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2006 Jeep Wrangler TJ Unlimited Truck - Retro Truck

Side View
Verne Simons
| Senior Editor, Jp
Posted June 1, 2009
Photographers: Alex Scherb, Jeff Scherb

The Jeep That Jeep Should Have Built

Despite the extremely smooth Gladiator concept truck from a few years back, AEV's bitchin' Brute truck, and the recent buzz created by the Moab appearance of a couple of JK Wrangler-based Jeep trucks, the jive turkeys at Jeep corporate have not sold a Jeep pickup within the U.S. borders since 1992. This has prevented cool cats like us from laying any cargo between Jeep bedsides for some time. So when Jeep corporate can't commit to building the fly Jeep truck you are jonesin' for, you just have to build it yourself. That's exactly what one smooth operator named Jeff Scherb, a retired Information Technology and Operations Executive from Elmira, New York, did. The result is this well-engineered Jeep pickup that looks like the Jeep that Jeep should have built. This Jeep's look combines design cues from past and present.

Starting with an idea, Jeff did what all jeepers should, but very few do, he planned how to build this Jeep and gathered all of the necessary parts before any construction began. The plan was to assemble a Jeep truck that had all the modern comfort and conveniences of today's Jeeps along with retro-styling from other Jeep pickups including the '47-'64 Willys pickup, AEV's Brute, and the overseas-only '80s-era CJ-10. Other requirements were that the truck have a fullsize bed capable of carrying a 4x8 piece of plywood as well as having enough legroom for a 6-foot, 6-inch driver. Another amazing feat, Jeff was able to construct the truck in 17 days after 14 months of planning and parts gathering. This included the acquisition of a clean '06 Unlimited that would be the base of the build. As you can see Jeff's patience, planning, and attention to detail paid off with the retro-groovy Jeep you see. Dig it!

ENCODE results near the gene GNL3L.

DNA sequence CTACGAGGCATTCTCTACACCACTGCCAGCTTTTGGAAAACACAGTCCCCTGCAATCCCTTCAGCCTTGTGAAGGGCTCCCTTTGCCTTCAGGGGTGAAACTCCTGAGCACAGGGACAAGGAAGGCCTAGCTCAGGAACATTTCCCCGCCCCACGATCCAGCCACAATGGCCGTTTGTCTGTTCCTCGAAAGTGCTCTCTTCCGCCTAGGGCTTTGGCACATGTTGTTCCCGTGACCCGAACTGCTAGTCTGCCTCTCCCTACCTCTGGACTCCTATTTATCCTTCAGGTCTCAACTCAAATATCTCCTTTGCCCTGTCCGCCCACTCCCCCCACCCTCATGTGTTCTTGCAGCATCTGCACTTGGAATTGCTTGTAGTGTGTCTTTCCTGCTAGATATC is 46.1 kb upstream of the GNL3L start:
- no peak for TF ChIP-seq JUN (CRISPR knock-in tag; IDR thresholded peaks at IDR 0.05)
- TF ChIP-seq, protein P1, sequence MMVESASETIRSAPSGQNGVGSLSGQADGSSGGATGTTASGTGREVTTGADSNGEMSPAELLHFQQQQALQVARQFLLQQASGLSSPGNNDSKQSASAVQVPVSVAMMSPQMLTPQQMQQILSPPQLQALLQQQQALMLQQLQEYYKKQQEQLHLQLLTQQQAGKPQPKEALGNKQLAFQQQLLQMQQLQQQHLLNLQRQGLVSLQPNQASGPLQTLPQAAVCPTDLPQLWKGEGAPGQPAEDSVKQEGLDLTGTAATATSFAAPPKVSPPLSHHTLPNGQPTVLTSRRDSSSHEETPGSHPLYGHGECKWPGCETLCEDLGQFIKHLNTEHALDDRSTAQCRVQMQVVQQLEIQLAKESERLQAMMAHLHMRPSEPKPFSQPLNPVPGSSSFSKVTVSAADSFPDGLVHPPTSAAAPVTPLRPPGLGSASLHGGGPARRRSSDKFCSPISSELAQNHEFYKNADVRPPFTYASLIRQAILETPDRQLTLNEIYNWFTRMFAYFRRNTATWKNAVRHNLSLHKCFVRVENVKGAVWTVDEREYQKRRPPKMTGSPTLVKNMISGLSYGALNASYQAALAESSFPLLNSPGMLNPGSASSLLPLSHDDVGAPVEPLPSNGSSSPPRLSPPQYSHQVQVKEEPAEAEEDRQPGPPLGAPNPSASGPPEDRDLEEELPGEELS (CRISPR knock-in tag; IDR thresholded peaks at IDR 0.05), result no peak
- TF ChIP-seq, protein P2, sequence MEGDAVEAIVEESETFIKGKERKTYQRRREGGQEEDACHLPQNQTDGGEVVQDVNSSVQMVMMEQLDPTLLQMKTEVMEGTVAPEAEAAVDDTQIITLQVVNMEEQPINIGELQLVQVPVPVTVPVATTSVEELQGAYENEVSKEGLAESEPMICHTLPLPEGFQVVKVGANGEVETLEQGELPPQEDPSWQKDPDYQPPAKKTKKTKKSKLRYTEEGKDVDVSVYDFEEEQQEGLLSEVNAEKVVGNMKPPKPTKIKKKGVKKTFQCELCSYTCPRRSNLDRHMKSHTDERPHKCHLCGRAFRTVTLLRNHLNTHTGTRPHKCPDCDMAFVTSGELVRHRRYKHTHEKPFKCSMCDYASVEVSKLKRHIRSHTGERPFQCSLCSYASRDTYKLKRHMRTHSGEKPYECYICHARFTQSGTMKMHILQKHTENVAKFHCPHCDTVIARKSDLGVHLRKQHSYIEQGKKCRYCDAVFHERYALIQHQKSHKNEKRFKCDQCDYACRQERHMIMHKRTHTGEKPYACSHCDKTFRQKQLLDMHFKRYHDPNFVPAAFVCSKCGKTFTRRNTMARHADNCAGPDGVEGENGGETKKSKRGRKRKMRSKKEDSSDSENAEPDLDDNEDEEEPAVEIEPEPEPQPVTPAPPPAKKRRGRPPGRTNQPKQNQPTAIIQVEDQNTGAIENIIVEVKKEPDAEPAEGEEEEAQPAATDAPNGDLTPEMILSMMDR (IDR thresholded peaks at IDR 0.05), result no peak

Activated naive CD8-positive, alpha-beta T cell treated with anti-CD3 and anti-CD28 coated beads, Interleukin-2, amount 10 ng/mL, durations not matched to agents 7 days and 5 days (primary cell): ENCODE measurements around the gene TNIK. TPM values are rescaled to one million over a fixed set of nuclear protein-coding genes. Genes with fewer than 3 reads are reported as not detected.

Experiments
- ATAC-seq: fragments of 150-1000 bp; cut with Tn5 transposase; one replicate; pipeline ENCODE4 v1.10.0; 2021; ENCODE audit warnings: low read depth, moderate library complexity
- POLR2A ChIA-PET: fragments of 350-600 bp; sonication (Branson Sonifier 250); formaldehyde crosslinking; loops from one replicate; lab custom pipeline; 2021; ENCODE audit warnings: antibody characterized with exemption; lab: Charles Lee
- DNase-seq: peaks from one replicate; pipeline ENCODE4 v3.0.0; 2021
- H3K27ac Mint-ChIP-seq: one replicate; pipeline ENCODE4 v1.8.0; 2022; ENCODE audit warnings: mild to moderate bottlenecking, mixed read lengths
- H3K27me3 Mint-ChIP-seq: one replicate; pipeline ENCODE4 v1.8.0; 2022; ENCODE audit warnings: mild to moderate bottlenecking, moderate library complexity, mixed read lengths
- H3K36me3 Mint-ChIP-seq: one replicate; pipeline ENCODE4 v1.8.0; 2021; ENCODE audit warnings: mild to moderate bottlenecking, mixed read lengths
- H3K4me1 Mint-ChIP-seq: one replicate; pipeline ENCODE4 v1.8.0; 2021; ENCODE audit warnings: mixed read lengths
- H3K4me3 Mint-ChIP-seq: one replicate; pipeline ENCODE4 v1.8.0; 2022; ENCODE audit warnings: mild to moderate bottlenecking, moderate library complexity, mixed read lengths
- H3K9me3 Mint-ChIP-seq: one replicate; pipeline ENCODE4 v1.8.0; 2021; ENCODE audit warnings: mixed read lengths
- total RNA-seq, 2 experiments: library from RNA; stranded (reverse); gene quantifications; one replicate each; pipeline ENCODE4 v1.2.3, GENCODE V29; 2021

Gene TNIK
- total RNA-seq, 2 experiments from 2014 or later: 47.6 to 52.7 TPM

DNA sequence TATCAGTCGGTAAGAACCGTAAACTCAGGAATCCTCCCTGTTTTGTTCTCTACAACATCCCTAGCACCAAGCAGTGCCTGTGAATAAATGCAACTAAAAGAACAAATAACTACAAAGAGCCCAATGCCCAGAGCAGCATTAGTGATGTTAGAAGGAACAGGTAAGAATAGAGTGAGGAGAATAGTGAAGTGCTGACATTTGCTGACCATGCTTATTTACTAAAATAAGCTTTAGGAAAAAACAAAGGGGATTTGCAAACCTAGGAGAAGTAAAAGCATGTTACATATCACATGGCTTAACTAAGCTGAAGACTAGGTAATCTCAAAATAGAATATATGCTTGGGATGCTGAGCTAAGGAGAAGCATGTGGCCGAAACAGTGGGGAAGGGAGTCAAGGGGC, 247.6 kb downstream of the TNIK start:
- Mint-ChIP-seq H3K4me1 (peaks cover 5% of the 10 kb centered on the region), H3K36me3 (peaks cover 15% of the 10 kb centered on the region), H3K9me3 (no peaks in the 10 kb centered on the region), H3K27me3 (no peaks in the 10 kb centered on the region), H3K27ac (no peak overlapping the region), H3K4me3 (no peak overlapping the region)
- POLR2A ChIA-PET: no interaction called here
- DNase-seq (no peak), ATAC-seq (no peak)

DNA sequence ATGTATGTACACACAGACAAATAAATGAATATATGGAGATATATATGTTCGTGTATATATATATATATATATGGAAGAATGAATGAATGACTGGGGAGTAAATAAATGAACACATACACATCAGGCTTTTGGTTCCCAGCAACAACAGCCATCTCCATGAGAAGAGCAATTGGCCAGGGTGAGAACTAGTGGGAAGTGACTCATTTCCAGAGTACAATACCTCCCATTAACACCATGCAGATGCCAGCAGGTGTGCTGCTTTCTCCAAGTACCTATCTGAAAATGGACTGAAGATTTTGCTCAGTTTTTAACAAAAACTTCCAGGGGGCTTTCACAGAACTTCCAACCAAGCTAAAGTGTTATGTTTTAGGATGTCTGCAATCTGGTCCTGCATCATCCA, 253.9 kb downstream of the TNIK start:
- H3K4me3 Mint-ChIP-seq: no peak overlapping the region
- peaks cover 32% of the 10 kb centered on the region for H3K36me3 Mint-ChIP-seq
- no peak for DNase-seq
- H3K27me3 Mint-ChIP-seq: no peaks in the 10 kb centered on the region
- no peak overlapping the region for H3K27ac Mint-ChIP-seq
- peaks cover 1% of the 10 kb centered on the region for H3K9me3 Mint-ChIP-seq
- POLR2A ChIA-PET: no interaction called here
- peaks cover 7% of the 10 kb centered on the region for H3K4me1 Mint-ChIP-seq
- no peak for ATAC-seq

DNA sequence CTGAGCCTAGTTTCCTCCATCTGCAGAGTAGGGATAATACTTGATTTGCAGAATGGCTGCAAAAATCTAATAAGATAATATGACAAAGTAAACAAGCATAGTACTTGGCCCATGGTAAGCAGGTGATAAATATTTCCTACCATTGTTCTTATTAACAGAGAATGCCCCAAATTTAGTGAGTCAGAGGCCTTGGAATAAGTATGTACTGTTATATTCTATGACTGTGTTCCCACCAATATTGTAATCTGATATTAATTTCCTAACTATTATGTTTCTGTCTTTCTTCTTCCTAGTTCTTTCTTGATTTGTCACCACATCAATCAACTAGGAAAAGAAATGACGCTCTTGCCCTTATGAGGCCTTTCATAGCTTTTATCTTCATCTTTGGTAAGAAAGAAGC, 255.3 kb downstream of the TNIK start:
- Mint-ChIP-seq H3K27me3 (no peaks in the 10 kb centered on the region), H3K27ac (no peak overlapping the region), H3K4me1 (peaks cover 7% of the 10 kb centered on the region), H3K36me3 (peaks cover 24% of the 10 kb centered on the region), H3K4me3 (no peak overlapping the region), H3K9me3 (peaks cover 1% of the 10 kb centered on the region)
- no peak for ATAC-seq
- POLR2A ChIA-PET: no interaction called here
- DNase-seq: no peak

Chassis & Driveline
Adding a bed capable of holding a full sheet of plywood on to the frame of any recently-built Jeep is going to involve the addition of some serious length to the Jeep's backbone. Once it was decided to lengthen the frame Jeff contemplated using AEV's frame extension kit on his Unlimited since he had already sourced the cab closeout from AEV. This would yield a wheelbase that would work with Jeff's design, but would require two welds per frame rail. Another stronger option required grafting two TJ Unlimited frames together to yield the proper 126-inch wheelbase. This method of lengthening the frame might have been bit more expensive, but would yield a cleaner frame with only one weld seam per side. Jeff was able to source and buy a rear section of an Unlimited frame perfect for the Jeep truck project with the use of some groovy gadget called the Internet. To further strengthen the now-longer Unlimited's frame Jeff added a piece of 21/2-inch 0.250-wall square tubing to the bottom of each frame rail extending from just behind the transmission skid plate to the trailing arm bracket. Once the frame was all burned together and gusseted with plate steel the truck's frame was also lengthened an additional 11 inches behind the rear axle. This keeps the rear bumper and class III trailer hitch flush with the back of the truck.

The drivetrain of the low-mileage loaded '06 Unlimited was left unchanged to retain reliability, although the stock rear driveshaft was lengthened by a local shop to match the stretched frame and new longer wheelbase. Jeff went out of his way to find the last year model of LJ with the six-speed transmission for this conversion to ensure the most modern features and creature comforts available. Power comes from the Factory 4.0L and spins the tires via factory 3.73 ring-and-pinions in the front Dana 30 and rear Trac-Lok'd Dana 44 after power is split by the Jeep's factory NVG231 transfer case. Stopping power comes from all four factory discs while 2-inch coil spacers front and rear boost the Unlimited's original suspension. A set of Air-Lift airbags are inflated out back to help out when the Jeep truck's bed is put into service with a heavy load. The retro truck rolls on Jeep Wrangler Rubicon 16x8 Moab wheels wrapped in 265/75R16 Goodyear Wrangler RT/S tires.

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